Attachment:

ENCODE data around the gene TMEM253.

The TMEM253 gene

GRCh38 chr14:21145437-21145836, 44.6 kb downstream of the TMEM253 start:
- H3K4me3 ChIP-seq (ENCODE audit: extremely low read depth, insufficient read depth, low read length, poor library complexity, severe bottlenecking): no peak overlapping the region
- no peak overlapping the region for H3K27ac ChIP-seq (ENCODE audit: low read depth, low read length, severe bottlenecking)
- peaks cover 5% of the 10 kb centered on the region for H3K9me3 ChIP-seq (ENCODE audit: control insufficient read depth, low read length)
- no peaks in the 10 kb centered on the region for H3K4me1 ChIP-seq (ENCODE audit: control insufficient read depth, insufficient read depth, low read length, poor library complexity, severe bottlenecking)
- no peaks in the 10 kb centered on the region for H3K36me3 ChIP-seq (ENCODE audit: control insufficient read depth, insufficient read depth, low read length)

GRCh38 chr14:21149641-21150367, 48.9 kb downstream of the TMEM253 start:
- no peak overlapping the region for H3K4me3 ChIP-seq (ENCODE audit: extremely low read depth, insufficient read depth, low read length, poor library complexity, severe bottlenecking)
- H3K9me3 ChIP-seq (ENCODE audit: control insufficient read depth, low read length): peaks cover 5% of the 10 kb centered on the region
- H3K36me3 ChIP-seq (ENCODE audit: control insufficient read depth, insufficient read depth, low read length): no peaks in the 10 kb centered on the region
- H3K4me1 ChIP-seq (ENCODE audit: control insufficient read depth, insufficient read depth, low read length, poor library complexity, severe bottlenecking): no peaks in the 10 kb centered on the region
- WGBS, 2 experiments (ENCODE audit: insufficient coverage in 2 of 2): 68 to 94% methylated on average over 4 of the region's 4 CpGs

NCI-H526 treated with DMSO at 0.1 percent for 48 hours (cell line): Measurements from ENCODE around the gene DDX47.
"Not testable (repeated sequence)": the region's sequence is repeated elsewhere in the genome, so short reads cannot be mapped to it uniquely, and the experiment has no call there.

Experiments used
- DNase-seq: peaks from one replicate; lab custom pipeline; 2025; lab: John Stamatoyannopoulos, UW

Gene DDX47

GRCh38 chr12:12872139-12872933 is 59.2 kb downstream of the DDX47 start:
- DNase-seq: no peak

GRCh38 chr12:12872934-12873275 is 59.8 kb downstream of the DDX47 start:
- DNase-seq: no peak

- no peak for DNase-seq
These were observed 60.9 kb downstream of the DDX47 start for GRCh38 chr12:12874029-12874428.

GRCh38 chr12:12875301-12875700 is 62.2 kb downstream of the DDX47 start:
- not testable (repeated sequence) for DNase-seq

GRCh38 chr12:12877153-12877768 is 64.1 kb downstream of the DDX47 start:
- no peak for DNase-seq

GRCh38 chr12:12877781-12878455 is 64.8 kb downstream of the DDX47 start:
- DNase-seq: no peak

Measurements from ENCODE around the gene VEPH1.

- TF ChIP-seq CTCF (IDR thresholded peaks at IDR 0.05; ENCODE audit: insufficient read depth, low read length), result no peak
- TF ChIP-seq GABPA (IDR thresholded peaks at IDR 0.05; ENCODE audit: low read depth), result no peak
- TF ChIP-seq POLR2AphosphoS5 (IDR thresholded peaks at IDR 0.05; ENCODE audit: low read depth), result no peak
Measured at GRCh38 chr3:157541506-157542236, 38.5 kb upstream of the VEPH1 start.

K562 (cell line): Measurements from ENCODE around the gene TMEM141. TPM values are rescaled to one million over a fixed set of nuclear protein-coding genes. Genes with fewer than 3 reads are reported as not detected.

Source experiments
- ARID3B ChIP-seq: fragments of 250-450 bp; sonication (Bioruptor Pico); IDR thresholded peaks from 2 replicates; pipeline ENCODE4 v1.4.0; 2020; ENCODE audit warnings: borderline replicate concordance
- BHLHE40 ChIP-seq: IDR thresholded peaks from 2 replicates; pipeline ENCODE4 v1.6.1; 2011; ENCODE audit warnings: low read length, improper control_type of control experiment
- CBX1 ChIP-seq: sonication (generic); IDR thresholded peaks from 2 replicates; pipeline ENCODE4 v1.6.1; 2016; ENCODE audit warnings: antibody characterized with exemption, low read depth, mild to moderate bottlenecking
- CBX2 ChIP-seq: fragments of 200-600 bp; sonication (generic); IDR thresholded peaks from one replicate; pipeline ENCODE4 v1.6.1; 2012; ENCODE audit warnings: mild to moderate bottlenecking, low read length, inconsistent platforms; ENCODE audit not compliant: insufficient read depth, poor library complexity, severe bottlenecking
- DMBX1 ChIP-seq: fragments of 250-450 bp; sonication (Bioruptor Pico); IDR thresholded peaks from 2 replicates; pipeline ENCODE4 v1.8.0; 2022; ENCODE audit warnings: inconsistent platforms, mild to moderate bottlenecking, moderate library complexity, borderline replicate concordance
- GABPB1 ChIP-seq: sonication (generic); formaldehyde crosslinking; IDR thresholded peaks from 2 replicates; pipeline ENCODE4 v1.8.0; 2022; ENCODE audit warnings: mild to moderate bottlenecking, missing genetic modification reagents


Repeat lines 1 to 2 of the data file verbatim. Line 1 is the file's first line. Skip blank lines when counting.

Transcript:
ENCODE data around the gene TMEM253.

The TMEM253 gene